Since he began writing for the Polish Weekly a year or so ago, Thomas Mikulski has contributed a positive and well reasoned viewpoint while stimulating an insightful dialogue among our readership. In this issue, we feature his “farewell” as a regular contributor, titled “Prelude to Liberty.” I hope we will hear more from him over time, and regardless of that, I know he will continue to be a fine example to, and a positive influence on, others both inside and outside of Polonia. Thomas and I share a common belief in the importance of the relationship between American Polonia, and American society and culture, in that each is an integral part of the other.

Thomas summarizes his viewpoint with a recap of past articles and recommendations. He acknowledges the respectful disagreement he experienced from some quarters. He also noted personal criticisms, derogation and name – calling aimed at himself and, I am ashamed to hear, at his family, but there are often those negative (and in my opinion small – minded) people who attack the individual when they can’t comprehend, appreciate and even respect the ideas, even if they disagree. They are like people who “boo” and “catcall” at organization meetings when they should engage in meaningful discussion or answer legitimate questions instead.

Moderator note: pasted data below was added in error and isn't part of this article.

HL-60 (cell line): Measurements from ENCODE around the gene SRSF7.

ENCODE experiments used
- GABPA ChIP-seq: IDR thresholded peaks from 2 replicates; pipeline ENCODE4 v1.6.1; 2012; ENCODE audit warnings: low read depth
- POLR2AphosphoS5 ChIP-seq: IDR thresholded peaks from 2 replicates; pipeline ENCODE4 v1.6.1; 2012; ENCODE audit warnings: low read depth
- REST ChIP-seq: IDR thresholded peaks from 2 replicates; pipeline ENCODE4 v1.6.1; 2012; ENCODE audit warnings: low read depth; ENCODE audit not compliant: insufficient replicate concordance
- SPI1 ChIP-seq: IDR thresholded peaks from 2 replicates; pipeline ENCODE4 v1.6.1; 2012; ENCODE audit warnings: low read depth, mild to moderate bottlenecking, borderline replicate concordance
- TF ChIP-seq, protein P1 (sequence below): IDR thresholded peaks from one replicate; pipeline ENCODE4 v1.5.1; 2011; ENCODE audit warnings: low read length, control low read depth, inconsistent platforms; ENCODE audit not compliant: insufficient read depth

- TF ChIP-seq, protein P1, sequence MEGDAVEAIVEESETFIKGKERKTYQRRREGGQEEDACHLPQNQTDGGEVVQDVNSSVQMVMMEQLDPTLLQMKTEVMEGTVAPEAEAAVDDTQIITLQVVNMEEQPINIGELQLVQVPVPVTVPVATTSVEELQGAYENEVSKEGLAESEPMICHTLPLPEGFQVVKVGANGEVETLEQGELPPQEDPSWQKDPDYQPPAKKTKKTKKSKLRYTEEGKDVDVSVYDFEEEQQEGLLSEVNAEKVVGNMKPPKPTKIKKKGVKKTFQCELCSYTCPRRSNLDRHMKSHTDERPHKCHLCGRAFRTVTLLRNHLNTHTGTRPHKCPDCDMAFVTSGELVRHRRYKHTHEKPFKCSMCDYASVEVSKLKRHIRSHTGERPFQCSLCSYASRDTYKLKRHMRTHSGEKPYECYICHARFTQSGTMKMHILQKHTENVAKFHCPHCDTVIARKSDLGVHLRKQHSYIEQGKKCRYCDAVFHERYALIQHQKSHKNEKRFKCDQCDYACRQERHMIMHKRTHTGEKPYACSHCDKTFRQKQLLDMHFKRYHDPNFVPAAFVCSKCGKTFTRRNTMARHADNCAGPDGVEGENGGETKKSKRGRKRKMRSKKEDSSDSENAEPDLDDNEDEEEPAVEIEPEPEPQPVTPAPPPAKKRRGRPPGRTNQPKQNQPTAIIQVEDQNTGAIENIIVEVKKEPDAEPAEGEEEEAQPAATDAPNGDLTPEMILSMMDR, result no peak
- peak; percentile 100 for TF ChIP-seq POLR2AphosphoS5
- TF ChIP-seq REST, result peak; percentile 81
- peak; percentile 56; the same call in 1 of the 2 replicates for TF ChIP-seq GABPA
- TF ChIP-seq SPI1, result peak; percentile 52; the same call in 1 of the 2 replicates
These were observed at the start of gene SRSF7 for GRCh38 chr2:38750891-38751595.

The thoughtful Mr. Mikulski admits that at times he focused on issues that are not directly related to Polonia, but that is the point and tradition of Pulaski and Kosciuszko. “For your freedom and ours” translates to “for your good and ours.” It is a great Polish tradition which the “opposition” (might I call them “isolationists” without being considered a “name-caller?”) seems to forget. As I watch the active role that modern Poland has taken in world affairs, I can’t help but applaud that role. In spite of my personal disagreements with some aspects of Polish politics and its leaders, I appreciate that both Kwasniewski and Kaczynski understood the importance of Polish involvement in World affairs. That importance parallels the importance of Polonia’s involvement in the encompassing relationship with the rest of America, in all its ethnic diversity and common shared interests and values.

But I digress. My main thought after reading “Prelude to Liberty” is to look for a brighter future and to hope that all of Polonia shares in making it that way. Thank you, Thomas.

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